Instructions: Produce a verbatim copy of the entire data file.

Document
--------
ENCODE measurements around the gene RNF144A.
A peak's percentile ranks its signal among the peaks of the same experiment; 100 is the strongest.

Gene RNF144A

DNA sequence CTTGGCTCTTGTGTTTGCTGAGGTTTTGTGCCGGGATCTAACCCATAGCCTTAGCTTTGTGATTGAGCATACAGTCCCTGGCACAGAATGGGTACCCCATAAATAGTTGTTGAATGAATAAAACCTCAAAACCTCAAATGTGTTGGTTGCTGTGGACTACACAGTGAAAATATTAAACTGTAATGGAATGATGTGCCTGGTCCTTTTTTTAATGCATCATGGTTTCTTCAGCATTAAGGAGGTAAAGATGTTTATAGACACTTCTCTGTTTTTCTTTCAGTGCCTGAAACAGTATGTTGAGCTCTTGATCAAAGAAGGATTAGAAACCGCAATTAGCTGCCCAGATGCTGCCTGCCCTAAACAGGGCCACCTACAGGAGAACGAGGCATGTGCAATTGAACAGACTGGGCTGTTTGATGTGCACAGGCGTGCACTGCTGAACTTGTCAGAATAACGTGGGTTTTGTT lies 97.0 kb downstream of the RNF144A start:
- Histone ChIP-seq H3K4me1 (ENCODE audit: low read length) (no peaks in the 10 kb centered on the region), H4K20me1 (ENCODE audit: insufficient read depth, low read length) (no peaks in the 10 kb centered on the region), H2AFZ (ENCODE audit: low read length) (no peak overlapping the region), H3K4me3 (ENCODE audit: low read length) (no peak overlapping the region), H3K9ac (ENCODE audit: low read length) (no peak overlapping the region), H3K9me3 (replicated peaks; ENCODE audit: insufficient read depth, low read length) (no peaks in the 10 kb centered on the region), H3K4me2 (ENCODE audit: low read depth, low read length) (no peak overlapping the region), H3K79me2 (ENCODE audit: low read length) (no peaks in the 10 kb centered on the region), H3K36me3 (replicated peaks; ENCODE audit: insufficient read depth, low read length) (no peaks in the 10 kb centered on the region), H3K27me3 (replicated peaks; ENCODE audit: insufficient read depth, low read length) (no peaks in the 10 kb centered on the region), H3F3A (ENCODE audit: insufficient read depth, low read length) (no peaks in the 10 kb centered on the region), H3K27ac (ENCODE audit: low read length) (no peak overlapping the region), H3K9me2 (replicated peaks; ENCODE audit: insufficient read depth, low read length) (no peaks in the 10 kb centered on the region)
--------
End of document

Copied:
ENCODE measurements around the gene RNF144A.
A peak's percentile ranks its signal among the peaks of the same experiment; 100 is the strongest.

Gene RNF144A

DNA sequence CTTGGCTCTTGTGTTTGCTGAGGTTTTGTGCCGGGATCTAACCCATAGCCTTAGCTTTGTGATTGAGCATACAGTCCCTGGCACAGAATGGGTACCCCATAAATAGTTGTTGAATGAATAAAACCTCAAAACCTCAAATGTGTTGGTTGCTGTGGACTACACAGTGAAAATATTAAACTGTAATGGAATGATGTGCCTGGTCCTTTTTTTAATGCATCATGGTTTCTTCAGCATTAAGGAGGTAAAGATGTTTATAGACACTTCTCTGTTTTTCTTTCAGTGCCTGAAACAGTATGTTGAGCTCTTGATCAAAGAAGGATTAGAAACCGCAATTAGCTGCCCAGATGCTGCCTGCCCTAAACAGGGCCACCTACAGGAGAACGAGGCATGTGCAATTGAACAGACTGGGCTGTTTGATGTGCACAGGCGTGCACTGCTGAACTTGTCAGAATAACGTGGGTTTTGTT lies 97.0 kb downstream of the RNF144A start:
- Histone ChIP-seq H3K4me1 (ENCODE audit: low read length) (no peaks in the 10 kb centered on the region), H4K20me1 (ENCODE audit: insufficient read depth, low read length) (no peaks in the 10 kb centered on the region), H2AFZ (ENCODE audit: low read length) (no peak overlapping the region), H3K4me3 (ENCODE audit: low read length) (no peak overlapping the region), H3K9ac (ENCODE audit: low read length) (no peak overlapping the region), H3K9me3 (replicated peaks; ENCODE audit: insufficient read depth, low read length) (no peaks in the 10 kb centered on the region), H3K4me2 (ENCODE audit: low read depth, low read length) (no peak overlapping the region), H3K79me2 (ENCODE audit: low read length) (no peaks in the 10 kb centered on the region), H3K36me3 (replicated peaks; ENCODE audit: insufficient read depth, low read length) (no peaks in the 10 kb centered on the region), H3K27me3 (replicated peaks; ENCODE audit: insufficient read depth, low read length) (no peaks in the 10 kb centered on the region), H3F3A (ENCODE audit: insufficient read depth, low read length) (no peaks in the 10 kb centered on the region), H3K27ac (ENCODE audit: low read length) (no peak overlapping the region), H3K9me2 (replicated peaks; ENCODE audit: insufficient read depth, low read length) (no peaks in the 10 kb centered on the region)